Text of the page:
“Supercalifragilisticexpialidocious” is an invented, playful word from the 1960s Disney film Mary Poppins. Breaking down the various parts of the clever, nonsensical song lyric, Lara Pan and her co-curator Ruben Natal-San Miguel came up with “atoning for educability through delicate beauty” as the new meaning of this silly word and therefore the unifying theme of this powerful show. Their act of fake post-structural linguistics perhaps intentionally undermines the seriousness of the big questions the show asks: How shall a woman present herself in the eyes of a patriarchal society? By tearing down social constructs that sideline women, can an exhibition empower women and condemn a few of the many conventions unjustly imposed by society worldwide?
Precedent makes a definitive exhibition on this deep topic difficult. But a few in this group show tackle it admirably, putting new ideas into play.
One such person is Qinza Najm, a Pakistani-American artist whose painting with video accompaniment juxtaposes the images of an attractive young female body, a veiled face and a giant perfume bottle to create a cat-mouse, push-pull dance of seduction. It juxtaposes very human brush strokes with the poignant electronic sting of reality presented on a video player hanging nearby.
The video tells the tales of three women: Amina, Qandeel and Ghandeer.
Amina, an 18 year old Tunisian, whose topless image appeared on Facebook in 2013, to call attention to her patriarchal society, is sentenced to death by stoning and told, among other things, “I will throw acid on your face.” Her reply? “My body belongs to me.” Qandeel, like Najm, a Pakistani, was nationally famous for her provocative but anonymous selfies, until her real name was revealed by a local journalist who later said, “I wish I hadn’t done it.” She was strangled, sleeping, by her own brother—to end her family’s shame. According to the video, “Soon afterwards an anti honor killing bill was passed… Waseem… has to be tried for the murder of Qandeel.” Ghandeer, 18 and Egyptian, dared to dance privately in 2009 with her girlfriends but when the phone video went viral, she became internationally hated. Her response, posting it on her Facebook wall: “My body is not a source of shame.”
“The videos are part of the story the perfume bottle is telling and it’s together one piece,” says Najm. “The videos are footage taken from different channels that tell stories of oppression.” If this exhibition’s goal is to justify the change away from patriarchal society, Najm nails it. “The female victims chose to become survivors and inspired others to speak up against the oppressors and inept social and cultural practices.”
“I have been working on this female theme for three years now.” Using advertising images appropriated from the Internet, Najm tackles stereotypes of what women are supposed to look like and anything that smacks of discrimination.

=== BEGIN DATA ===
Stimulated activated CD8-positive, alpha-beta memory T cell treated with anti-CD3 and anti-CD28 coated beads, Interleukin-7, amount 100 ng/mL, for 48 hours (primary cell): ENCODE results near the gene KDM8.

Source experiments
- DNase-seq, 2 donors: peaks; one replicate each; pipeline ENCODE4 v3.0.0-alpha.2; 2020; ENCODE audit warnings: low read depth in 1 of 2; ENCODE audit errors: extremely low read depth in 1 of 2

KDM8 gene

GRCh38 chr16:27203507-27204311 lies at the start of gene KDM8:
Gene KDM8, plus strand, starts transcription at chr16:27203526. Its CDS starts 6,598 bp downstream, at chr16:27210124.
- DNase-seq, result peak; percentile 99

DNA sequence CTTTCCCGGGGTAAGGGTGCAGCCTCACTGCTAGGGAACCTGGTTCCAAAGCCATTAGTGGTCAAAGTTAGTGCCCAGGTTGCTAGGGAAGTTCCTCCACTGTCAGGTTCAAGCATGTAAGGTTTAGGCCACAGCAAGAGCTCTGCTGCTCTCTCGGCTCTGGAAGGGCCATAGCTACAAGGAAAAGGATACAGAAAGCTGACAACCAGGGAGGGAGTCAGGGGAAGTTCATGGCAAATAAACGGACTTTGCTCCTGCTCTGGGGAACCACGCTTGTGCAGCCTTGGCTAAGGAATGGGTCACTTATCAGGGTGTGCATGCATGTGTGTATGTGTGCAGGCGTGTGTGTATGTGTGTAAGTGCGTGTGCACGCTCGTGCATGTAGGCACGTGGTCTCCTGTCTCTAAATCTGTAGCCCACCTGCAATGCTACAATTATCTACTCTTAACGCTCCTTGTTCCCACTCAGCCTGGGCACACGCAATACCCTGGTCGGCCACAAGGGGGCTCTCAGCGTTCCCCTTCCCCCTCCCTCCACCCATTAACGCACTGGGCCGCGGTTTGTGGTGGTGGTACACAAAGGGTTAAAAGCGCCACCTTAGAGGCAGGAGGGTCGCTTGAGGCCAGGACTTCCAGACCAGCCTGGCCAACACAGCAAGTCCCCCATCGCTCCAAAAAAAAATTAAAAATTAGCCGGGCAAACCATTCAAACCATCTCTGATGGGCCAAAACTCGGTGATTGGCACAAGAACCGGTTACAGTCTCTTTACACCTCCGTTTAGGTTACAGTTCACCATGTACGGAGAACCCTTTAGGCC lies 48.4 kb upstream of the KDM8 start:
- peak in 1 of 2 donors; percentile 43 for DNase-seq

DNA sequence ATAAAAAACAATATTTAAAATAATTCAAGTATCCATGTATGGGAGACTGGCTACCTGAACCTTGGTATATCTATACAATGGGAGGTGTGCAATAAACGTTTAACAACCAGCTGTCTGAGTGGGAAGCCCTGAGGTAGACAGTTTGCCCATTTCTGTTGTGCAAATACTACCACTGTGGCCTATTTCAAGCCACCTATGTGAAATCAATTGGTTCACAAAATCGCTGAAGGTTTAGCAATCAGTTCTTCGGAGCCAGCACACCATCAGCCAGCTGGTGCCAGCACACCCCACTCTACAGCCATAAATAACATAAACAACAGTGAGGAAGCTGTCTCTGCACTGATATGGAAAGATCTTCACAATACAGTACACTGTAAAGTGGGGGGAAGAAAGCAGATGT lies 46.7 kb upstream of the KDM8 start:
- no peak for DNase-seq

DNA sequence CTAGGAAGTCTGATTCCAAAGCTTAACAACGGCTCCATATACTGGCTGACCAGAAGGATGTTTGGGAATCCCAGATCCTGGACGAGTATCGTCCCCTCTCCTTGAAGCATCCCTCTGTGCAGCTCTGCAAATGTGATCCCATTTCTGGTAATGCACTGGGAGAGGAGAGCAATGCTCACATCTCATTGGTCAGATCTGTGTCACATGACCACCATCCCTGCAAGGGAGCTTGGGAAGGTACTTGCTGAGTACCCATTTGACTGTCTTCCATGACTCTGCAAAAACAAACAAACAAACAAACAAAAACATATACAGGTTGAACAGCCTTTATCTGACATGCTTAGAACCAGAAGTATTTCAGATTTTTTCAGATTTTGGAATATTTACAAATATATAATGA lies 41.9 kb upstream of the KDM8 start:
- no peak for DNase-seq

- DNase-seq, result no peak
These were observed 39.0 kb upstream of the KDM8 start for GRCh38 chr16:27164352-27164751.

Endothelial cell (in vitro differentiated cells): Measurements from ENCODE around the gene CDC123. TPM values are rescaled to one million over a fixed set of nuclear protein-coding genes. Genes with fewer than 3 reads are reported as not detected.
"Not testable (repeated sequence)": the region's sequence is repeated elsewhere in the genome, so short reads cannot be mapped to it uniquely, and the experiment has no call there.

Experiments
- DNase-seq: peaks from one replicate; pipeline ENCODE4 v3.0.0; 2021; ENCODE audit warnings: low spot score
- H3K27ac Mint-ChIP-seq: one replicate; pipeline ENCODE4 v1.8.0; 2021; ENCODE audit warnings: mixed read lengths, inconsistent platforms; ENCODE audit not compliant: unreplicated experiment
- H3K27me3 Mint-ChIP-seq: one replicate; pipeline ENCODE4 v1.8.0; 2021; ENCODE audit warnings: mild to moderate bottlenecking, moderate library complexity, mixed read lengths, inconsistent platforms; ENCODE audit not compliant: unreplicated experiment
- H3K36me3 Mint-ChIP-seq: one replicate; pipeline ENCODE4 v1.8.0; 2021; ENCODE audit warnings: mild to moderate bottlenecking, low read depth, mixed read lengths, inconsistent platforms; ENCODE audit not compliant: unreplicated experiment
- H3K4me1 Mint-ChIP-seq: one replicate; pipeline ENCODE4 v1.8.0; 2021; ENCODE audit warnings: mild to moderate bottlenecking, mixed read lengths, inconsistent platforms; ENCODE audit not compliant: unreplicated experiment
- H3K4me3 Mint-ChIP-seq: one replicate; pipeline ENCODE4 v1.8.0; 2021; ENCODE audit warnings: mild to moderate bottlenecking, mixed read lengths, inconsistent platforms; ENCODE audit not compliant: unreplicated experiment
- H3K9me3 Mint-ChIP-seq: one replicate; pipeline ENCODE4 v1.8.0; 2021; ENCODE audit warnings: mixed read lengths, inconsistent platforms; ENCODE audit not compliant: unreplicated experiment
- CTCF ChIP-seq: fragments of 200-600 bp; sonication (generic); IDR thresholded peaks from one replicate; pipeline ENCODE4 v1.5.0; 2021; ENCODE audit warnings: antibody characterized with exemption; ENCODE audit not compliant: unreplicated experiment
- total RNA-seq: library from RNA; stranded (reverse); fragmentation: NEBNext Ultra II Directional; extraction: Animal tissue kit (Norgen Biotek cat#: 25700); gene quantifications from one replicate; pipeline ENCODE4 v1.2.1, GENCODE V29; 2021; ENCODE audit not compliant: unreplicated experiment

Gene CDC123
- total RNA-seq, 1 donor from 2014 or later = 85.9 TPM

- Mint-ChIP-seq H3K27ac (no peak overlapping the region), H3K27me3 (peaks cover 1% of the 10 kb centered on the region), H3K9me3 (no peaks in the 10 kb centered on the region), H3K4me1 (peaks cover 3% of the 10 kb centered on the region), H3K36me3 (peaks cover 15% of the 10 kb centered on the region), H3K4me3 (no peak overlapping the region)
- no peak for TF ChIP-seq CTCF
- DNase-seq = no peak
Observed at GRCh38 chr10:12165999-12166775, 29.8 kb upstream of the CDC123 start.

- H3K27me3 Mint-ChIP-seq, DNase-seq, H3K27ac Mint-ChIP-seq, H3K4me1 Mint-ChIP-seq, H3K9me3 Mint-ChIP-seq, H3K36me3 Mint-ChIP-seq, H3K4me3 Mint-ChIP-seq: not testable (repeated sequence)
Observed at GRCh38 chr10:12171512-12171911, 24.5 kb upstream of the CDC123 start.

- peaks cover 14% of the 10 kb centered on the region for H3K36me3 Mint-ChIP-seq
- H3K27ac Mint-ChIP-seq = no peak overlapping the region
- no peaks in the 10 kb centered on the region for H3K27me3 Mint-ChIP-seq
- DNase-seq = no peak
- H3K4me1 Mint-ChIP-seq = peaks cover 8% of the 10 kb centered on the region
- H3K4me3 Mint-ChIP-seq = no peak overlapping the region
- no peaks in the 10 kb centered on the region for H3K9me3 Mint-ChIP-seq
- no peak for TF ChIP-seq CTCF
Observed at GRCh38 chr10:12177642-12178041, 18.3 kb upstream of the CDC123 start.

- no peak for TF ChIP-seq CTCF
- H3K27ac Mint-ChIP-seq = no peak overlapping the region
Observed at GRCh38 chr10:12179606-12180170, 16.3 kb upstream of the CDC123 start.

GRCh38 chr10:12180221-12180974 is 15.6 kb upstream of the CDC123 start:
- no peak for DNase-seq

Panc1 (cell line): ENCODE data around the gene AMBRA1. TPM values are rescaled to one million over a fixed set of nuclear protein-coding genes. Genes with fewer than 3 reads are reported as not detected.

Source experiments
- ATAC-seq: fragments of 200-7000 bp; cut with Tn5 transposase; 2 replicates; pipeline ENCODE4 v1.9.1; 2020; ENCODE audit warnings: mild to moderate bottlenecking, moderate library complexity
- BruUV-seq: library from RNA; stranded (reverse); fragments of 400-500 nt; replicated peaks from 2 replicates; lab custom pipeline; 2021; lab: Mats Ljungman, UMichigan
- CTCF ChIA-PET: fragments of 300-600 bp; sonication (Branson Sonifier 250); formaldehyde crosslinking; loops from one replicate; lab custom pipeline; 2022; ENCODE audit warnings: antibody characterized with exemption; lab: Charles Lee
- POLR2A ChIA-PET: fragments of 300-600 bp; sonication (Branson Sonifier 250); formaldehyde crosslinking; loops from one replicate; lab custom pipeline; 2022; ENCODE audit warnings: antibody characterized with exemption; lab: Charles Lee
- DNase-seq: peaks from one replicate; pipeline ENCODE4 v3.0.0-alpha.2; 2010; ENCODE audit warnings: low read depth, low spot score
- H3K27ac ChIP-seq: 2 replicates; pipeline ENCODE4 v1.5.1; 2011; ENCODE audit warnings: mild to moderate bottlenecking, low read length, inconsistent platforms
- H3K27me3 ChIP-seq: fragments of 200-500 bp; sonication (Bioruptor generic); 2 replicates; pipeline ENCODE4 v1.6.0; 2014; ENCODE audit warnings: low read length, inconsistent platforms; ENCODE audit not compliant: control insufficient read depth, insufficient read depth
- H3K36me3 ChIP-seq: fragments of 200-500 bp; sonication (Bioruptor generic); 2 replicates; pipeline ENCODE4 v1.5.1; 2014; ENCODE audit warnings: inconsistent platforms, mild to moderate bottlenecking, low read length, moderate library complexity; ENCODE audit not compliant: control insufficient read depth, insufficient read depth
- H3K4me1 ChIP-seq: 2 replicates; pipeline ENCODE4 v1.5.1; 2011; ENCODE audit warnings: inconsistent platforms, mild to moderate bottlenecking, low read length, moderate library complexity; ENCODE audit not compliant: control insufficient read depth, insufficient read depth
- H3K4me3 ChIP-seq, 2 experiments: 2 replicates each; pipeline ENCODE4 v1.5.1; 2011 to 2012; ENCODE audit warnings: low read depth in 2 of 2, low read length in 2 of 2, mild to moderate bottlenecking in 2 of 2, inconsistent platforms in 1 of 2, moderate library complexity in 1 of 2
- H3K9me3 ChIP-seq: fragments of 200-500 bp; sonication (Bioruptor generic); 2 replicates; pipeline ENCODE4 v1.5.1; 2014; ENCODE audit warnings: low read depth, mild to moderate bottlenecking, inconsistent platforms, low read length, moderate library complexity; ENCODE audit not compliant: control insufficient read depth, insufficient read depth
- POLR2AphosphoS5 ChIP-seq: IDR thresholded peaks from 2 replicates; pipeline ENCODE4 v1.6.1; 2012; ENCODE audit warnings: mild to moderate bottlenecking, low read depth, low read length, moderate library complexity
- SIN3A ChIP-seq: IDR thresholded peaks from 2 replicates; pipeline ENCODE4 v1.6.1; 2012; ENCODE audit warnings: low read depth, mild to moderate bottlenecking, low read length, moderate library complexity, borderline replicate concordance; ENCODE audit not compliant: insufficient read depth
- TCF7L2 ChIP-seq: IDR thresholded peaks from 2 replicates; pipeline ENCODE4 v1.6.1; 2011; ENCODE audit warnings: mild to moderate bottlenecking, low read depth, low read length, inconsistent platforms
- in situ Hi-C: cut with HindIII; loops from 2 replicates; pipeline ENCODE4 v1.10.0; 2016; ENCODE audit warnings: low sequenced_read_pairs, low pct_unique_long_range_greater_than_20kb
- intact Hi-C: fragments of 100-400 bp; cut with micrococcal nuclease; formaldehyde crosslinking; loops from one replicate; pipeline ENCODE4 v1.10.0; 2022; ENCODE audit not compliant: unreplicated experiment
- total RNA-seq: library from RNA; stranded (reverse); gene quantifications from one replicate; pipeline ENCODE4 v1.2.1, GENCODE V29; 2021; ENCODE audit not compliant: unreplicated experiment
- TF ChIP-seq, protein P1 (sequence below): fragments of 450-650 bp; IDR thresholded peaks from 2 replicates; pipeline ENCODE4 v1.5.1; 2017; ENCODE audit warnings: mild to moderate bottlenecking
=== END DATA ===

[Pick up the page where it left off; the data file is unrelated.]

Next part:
The 5 x 5 feet oil on canvas piece is called Niqabi Virgin. “I believe all paintings and works are self portraits in some ways.” Then she adds, “The painting is not me but inspired by females I know.”
In a previous performance, done in a collaboration duo called Bolo with another Pakistani artist, Saks Afridi, Najm wears full hijab, takes selfies of herself with others and posts them using the hashtag #DamnILookGood. It is about tolerance, liberation and challenging perceptions of women who wear hijab by choice. “I have never worn it personally except for my hijab piece performance,” Najm told me. “No one in my immediate or extended family wears it and none of my friends wear it. It is mostly worn in the villages, smaller towns and more conservative areas.”
Still, Qinza Najm proudly identifies as a Pakistani-American. “I am trying to tell through my personal story and by stories of other females who are survivors and not victims of their circumstances… females who found the courage to ‘speak up’ and change the stories of their life and become inspirations for other women and people.” Najm completed her Ph.D. in Psychology enabling subconscious exploration then brought into galleries.
Another work Najm has in this show is a sculpture featuring a masked inflatable sex toy in full vestiary, executed precisely with Saks Afridi as part of their Bolo collaboration. The Groom Hunter is a satirical take on “the quintessential suitable girl every South Asian man and his mother wants.” She is “a stunning, subservient and appropriately educated girl.” She is a manifestation of “first world problems in a third world society,” all “told through the character of a blow up doll” armed with a machine gun and an extra chair. “This unreal object lodged in reality tackles… age-old societal pressures of contemporary global societies.” Finally, she is “achieving a sense of belonging while being out of place, finding happiness in a state of temporary permanence, and re-contextualizing existing historical and cultural narratives with the contemporary.”
Creating a dialogue about how feminism is remodeling itself in the 21st century, the other artists in the show span various gender identifications, national origins, generations, and artistic mediums.
They are Eleanor Antin, Diane Arbus, Alice Austen, Brigid Berlin, Meghan Boody, Tania Bruguera, Robert Farber, Carla Gannis, Rose Hartman, Dana Hoey, Dorothea Lange, Maria de Los Angeles, Marina Markovic, Ana Mendieta, Ruben Natal-San Miguel, Tim Okamura, Genesis P-Orridge, Sarah Singh, Agnès Thurnauer, and Betty Tompkins.
Supercalifragilisticexpialidocious/ December 9, 2016 – January 21, 2017/ White Box
Curated by Lara Pan